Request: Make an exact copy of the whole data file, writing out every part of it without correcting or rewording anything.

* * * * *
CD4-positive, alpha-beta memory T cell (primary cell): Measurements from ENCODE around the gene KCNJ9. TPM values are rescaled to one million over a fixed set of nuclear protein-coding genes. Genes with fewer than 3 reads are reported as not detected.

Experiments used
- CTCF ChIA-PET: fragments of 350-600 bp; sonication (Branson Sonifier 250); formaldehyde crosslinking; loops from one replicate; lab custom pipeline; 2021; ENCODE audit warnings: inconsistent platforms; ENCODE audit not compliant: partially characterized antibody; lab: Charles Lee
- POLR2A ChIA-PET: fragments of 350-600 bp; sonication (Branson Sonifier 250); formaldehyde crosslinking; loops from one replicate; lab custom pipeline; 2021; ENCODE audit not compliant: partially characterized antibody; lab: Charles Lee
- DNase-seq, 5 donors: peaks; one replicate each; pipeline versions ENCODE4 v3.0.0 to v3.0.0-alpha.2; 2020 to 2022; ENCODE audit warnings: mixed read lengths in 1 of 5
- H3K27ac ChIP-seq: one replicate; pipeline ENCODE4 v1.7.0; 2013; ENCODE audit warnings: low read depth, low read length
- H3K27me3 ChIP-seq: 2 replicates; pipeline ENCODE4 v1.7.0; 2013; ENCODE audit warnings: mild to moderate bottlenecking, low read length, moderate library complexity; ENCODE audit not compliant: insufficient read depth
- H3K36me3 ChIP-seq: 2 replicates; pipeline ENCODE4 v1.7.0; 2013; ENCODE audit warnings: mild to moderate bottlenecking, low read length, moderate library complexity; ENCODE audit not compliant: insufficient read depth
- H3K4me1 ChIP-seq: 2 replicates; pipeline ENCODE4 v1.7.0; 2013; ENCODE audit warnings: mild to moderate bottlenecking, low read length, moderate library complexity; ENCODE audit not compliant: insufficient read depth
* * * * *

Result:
CD4-positive, alpha-beta memory T cell (primary cell): Measurements from ENCODE around the gene KCNJ9. TPM values are rescaled to one million over a fixed set of nuclear protein-coding genes. Genes with fewer than 3 reads are reported as not detected.

Experiments used
- CTCF ChIA-PET: fragments of 350-600 bp; sonication (Branson Sonifier 250); formaldehyde crosslinking; loops from one replicate; lab custom pipeline; 2021; ENCODE audit warnings: inconsistent platforms; ENCODE audit not compliant: partially characterized antibody; lab: Charles Lee
- POLR2A ChIA-PET: fragments of 350-600 bp; sonication (Branson Sonifier 250); formaldehyde crosslinking; loops from one replicate; lab custom pipeline; 2021; ENCODE audit not compliant: partially characterized antibody; lab: Charles Lee
- DNase-seq, 5 donors: peaks; one replicate each; pipeline versions ENCODE4 v3.0.0 to v3.0.0-alpha.2; 2020 to 2022; ENCODE audit warnings: mixed read lengths in 1 of 5
- H3K27ac ChIP-seq: one replicate; pipeline ENCODE4 v1.7.0; 2013; ENCODE audit warnings: low read depth, low read length
- H3K27me3 ChIP-seq: 2 replicates; pipeline ENCODE4 v1.7.0; 2013; ENCODE audit warnings: mild to moderate bottlenecking, low read length, moderate library complexity; ENCODE audit not compliant: insufficient read depth
- H3K36me3 ChIP-seq: 2 replicates; pipeline ENCODE4 v1.7.0; 2013; ENCODE audit warnings: mild to moderate bottlenecking, low read length, moderate library complexity; ENCODE audit not compliant: insufficient read depth
- H3K4me1 ChIP-seq: 2 replicates; pipeline ENCODE4 v1.7.0; 2013; ENCODE audit warnings: mild to moderate bottlenecking, low read length, moderate library complexity; ENCODE audit not compliant: insufficient read depth